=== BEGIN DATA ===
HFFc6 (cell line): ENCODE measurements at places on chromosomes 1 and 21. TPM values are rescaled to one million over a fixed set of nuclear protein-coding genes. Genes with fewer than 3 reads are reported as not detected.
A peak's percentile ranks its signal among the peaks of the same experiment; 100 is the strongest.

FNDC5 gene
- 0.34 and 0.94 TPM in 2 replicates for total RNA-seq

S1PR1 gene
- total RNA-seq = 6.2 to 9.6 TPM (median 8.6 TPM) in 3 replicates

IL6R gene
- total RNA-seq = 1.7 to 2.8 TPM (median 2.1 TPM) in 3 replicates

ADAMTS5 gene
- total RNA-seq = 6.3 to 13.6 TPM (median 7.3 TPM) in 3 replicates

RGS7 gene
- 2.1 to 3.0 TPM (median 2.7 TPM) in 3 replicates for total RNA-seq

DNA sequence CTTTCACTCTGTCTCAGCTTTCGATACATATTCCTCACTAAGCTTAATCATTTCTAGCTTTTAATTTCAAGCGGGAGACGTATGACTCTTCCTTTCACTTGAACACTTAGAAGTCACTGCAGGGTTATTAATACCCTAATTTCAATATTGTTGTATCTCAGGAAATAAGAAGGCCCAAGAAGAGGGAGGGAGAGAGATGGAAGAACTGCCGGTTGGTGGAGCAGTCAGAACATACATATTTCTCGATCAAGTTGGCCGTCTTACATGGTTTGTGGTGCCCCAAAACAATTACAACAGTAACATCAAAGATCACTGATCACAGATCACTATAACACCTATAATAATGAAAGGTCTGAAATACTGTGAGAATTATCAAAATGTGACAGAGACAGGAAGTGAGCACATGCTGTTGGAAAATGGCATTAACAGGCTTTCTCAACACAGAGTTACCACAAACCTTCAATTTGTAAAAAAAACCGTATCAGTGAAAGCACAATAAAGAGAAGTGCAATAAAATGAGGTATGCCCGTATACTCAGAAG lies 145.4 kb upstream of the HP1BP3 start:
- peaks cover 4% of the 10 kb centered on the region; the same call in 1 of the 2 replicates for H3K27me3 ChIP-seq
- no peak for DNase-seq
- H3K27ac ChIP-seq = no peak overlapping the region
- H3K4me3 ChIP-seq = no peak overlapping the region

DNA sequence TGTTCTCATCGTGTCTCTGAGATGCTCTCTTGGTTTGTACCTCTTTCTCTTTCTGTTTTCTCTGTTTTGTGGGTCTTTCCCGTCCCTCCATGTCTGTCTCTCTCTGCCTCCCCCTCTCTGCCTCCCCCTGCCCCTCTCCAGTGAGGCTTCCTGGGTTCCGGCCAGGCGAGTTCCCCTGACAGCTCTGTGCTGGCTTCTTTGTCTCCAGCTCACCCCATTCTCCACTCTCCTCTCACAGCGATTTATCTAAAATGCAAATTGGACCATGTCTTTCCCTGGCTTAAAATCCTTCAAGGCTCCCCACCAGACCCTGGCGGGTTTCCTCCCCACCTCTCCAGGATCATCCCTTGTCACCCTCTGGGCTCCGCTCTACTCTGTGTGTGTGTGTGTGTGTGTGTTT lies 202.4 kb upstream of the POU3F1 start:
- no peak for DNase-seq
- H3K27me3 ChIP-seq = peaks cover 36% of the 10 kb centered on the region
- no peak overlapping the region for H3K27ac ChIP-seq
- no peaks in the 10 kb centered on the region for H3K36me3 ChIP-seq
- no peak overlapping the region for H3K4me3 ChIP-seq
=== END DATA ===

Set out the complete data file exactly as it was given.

HFFc6 (cell line): ENCODE measurements at places on chromosomes 1 and 21. TPM values are rescaled to one million over a fixed set of nuclear protein-coding genes. Genes with fewer than 3 reads are reported as not detected.
A peak's percentile ranks its signal among the peaks of the same experiment; 100 is the strongest.

FNDC5 gene
- 0.34 and 0.94 TPM in 2 replicates for total RNA-seq

S1PR1 gene
- total RNA-seq = 6.2 to 9.6 TPM (median 8.6 TPM) in 3 replicates

IL6R gene
- total RNA-seq = 1.7 to 2.8 TPM (median 2.1 TPM) in 3 replicates

ADAMTS5 gene
- total RNA-seq = 6.3 to 13.6 TPM (median 7.3 TPM) in 3 replicates

RGS7 gene
- 2.1 to 3.0 TPM (median 2.7 TPM) in 3 replicates for total RNA-seq

DNA sequence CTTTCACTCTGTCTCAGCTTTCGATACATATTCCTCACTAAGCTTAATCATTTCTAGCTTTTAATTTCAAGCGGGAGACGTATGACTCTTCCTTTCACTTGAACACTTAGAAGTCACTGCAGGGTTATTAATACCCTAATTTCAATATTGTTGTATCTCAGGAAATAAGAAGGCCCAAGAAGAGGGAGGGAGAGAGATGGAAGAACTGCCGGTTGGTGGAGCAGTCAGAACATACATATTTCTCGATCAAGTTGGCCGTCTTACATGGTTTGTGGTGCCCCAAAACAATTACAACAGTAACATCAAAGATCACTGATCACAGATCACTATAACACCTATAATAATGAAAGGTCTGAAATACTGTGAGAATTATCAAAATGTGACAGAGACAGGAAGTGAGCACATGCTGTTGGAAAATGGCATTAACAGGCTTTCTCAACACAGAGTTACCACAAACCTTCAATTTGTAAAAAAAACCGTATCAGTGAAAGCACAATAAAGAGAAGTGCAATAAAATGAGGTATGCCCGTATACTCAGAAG lies 145.4 kb upstream of the HP1BP3 start:
- peaks cover 4% of the 10 kb centered on the region; the same call in 1 of the 2 replicates for H3K27me3 ChIP-seq
- no peak for DNase-seq
- H3K27ac ChIP-seq = no peak overlapping the region
- H3K4me3 ChIP-seq = no peak overlapping the region

DNA sequence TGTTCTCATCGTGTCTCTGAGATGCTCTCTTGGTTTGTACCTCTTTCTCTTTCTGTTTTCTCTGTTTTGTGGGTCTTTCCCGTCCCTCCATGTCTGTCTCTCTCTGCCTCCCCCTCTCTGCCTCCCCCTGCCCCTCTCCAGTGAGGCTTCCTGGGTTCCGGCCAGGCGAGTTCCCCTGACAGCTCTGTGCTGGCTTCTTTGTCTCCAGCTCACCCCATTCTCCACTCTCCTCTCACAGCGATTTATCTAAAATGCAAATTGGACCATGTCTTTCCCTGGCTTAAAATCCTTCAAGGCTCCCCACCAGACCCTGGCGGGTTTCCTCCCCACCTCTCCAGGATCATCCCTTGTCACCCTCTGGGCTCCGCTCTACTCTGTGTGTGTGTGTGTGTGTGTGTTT lies 202.4 kb upstream of the POU3F1 start:
- no peak for DNase-seq
- H3K27me3 ChIP-seq = peaks cover 36% of the 10 kb centered on the region
- no peak overlapping the region for H3K27ac ChIP-seq
- no peaks in the 10 kb centered on the region for H3K36me3 ChIP-seq
- no peak overlapping the region for H3K4me3 ChIP-seq